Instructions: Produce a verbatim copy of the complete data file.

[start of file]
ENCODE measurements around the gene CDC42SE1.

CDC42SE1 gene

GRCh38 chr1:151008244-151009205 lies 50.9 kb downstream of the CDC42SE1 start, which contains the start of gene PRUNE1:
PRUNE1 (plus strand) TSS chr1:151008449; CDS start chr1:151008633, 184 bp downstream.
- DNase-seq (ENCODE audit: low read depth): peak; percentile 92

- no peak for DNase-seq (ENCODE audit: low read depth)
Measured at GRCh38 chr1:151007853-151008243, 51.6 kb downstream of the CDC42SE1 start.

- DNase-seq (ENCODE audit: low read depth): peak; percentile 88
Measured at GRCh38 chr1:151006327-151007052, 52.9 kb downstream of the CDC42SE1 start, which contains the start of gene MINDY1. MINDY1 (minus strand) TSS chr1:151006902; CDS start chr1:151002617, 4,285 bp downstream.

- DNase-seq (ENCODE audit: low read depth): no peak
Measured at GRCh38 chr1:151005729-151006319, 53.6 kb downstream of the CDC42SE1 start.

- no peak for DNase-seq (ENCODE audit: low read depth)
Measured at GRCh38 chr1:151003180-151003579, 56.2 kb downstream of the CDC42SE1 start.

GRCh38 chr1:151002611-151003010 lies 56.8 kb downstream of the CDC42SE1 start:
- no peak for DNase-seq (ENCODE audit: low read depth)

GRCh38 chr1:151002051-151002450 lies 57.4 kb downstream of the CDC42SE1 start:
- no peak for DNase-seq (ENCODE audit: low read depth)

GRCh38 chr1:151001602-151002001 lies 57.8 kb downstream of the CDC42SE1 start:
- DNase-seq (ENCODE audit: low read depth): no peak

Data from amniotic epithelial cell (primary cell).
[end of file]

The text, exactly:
ENCODE measurements around the gene CDC42SE1.

CDC42SE1 gene

GRCh38 chr1:151008244-151009205 lies 50.9 kb downstream of the CDC42SE1 start, which contains the start of gene PRUNE1:
PRUNE1 (plus strand) TSS chr1:151008449; CDS start chr1:151008633, 184 bp downstream.
- DNase-seq (ENCODE audit: low read depth): peak; percentile 92

- no peak for DNase-seq (ENCODE audit: low read depth)
Measured at GRCh38 chr1:151007853-151008243, 51.6 kb downstream of the CDC42SE1 start.

- DNase-seq (ENCODE audit: low read depth): peak; percentile 88
Measured at GRCh38 chr1:151006327-151007052, 52.9 kb downstream of the CDC42SE1 start, which contains the start of gene MINDY1. MINDY1 (minus strand) TSS chr1:151006902; CDS start chr1:151002617, 4,285 bp downstream.

- DNase-seq (ENCODE audit: low read depth): no peak
Measured at GRCh38 chr1:151005729-151006319, 53.6 kb downstream of the CDC42SE1 start.

- no peak for DNase-seq (ENCODE audit: low read depth)
Measured at GRCh38 chr1:151003180-151003579, 56.2 kb downstream of the CDC42SE1 start.

GRCh38 chr1:151002611-151003010 lies 56.8 kb downstream of the CDC42SE1 start:
- no peak for DNase-seq (ENCODE audit: low read depth)

GRCh38 chr1:151002051-151002450 lies 57.4 kb downstream of the CDC42SE1 start:
- no peak for DNase-seq (ENCODE audit: low read depth)

GRCh38 chr1:151001602-151002001 lies 57.8 kb downstream of the CDC42SE1 start:
- DNase-seq (ENCODE audit: low read depth): no peak

Data from amniotic epithelial cell (primary cell).